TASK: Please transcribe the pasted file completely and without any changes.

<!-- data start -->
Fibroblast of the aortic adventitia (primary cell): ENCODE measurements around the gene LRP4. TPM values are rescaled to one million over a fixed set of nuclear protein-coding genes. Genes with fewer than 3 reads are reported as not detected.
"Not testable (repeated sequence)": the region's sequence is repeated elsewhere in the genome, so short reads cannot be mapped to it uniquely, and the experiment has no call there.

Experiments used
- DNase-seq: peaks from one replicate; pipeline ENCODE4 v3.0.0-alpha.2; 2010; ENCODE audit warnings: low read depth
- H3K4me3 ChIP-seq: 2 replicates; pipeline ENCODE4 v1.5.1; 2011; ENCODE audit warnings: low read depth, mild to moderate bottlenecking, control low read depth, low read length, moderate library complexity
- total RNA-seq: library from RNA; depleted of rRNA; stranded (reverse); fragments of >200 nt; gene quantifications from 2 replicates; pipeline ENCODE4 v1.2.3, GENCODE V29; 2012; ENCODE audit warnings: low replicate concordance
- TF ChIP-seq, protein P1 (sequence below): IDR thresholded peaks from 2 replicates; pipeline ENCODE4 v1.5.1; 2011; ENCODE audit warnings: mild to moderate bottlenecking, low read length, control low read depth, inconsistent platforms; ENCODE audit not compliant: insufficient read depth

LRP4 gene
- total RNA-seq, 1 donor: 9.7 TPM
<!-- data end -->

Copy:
Fibroblast of the aortic adventitia (primary cell): ENCODE measurements around the gene LRP4. TPM values are rescaled to one million over a fixed set of nuclear protein-coding genes. Genes with fewer than 3 reads are reported as not detected.
"Not testable (repeated sequence)": the region's sequence is repeated elsewhere in the genome, so short reads cannot be mapped to it uniquely, and the experiment has no call there.

Experiments used
- DNase-seq: peaks from one replicate; pipeline ENCODE4 v3.0.0-alpha.2; 2010; ENCODE audit warnings: low read depth
- H3K4me3 ChIP-seq: 2 replicates; pipeline ENCODE4 v1.5.1; 2011; ENCODE audit warnings: low read depth, mild to moderate bottlenecking, control low read depth, low read length, moderate library complexity
- total RNA-seq: library from RNA; depleted of rRNA; stranded (reverse); fragments of >200 nt; gene quantifications from 2 replicates; pipeline ENCODE4 v1.2.3, GENCODE V29; 2012; ENCODE audit warnings: low replicate concordance
- TF ChIP-seq, protein P1 (sequence below): IDR thresholded peaks from 2 replicates; pipeline ENCODE4 v1.5.1; 2011; ENCODE audit warnings: mild to moderate bottlenecking, low read length, control low read depth, inconsistent platforms; ENCODE audit not compliant: insufficient read depth

LRP4 gene
- total RNA-seq, 1 donor: 9.7 TPM